Part Four: Ten Steps… Transforming Past Lessons For the 21st Century Digital Classroom

Welcome to Part Four of  this four part series devoted to bringing curriculum to the digital era. In this series of posts I have walked you through ten practical steps I have found helpful in transforming yesterday’s lessons into 21st century digital treasures! In this last post of the series I bring you some amazing resources and a document you will want to download and use in your planning.  Before bringing you another goldmine of resources… I want to  thank you for continuing to return and for continuing to share this blog with others. If you haven’t subscribed, please take a moment to do so. You will be guaranteed future posts by subscribing by either RSS or email. I also invite you to follow me on Twitter at mjgormans. I really do enjoy  networking with all of you! Now… on to Part Four of  that goldmine I promised you. Have a great week! – Mike Gorman (

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In the last three articles I introduced the first seven steps in this Ten Steps… Transforming Past Lessons for the 21st Century Classroom Series. If you missed it then make sure you check out the below links to posts that will provide practical information and great resources.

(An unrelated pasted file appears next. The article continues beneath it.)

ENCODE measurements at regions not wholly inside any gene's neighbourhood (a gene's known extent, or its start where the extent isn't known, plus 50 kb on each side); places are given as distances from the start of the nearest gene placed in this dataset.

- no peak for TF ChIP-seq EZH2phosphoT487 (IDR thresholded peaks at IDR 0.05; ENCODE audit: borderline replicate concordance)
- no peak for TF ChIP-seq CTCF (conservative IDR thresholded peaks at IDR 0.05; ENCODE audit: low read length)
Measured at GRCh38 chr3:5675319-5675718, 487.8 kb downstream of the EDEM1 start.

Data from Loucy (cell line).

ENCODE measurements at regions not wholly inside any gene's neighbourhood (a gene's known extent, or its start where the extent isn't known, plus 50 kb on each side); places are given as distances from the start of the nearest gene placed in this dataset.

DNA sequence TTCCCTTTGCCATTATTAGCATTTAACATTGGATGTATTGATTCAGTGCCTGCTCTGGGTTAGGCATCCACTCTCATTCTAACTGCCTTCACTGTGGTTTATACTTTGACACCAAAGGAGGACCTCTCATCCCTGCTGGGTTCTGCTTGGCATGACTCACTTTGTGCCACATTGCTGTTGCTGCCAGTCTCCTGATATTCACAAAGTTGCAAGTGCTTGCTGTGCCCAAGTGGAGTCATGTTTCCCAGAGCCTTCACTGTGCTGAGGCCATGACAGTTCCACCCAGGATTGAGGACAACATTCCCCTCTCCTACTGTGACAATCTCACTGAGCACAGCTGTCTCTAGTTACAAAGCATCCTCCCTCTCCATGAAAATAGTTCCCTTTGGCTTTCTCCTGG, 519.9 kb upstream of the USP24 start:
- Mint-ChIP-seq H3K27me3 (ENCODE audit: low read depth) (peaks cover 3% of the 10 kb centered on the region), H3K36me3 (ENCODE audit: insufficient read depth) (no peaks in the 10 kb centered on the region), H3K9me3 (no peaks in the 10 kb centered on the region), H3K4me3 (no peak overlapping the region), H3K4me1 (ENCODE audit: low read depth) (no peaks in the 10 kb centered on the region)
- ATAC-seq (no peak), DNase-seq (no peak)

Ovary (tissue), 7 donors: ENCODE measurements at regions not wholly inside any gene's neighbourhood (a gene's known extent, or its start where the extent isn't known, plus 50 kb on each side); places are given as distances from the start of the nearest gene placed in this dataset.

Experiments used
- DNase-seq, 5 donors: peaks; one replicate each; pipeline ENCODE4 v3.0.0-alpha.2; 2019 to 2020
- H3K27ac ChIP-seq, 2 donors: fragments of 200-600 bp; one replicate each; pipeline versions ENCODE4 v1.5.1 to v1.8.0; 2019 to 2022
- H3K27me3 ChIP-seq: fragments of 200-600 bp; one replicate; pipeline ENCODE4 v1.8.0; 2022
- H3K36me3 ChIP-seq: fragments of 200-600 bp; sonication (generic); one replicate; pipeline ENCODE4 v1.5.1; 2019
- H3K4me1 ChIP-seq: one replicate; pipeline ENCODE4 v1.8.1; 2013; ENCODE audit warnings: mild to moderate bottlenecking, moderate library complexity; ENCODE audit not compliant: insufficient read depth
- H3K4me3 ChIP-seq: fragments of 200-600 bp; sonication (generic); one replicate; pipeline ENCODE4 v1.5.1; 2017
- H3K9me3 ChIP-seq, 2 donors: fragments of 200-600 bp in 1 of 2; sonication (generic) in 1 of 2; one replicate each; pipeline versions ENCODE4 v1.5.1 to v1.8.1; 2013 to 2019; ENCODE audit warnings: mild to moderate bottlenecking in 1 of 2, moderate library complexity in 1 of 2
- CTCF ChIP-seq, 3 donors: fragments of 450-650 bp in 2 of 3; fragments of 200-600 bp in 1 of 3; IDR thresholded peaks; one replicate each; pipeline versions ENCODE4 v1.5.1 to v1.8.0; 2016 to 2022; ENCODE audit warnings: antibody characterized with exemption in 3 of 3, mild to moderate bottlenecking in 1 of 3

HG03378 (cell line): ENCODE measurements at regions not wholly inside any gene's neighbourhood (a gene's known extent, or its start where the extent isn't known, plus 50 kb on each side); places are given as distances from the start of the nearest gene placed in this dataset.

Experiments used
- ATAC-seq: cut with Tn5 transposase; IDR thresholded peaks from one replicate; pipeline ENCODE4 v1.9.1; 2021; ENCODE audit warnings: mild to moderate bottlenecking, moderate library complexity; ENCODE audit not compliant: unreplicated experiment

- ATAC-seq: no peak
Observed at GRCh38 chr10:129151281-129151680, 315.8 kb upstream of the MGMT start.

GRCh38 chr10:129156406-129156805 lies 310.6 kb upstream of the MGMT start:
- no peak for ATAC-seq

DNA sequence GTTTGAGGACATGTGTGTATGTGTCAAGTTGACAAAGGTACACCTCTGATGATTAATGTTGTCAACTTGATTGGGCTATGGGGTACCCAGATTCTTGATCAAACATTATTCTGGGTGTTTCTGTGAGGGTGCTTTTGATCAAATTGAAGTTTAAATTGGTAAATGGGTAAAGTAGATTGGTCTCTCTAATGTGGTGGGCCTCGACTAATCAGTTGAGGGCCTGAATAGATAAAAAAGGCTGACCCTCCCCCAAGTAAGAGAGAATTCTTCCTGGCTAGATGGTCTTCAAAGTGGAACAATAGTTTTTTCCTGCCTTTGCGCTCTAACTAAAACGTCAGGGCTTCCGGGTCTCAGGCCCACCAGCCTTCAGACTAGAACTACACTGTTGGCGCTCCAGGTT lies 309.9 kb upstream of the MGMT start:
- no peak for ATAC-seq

Read on and discover steps eight, nine and ten,  I have also included  a powerful downloadable document that will be helpful in planning for a lesson’s transformation. It is included at the end of this post.

Part Four: Steps Eight, Nine, and Ten

Step Eight –  The Final Product

The final outcome must be able to be assessed using a rubric, support the content standards, and facilitate 21stcentury skills. It could be large, but may also be small. Technology must be integrated in a useful manner while complementing the curriculum. Also, the final project must be understandable to students. If possible, it should have the ability to be shared beyond the audience of the students’ teacher. Last, there should be some authenticity to the product. In other words… keep it real.

  • Make the project authentic and provide student relevance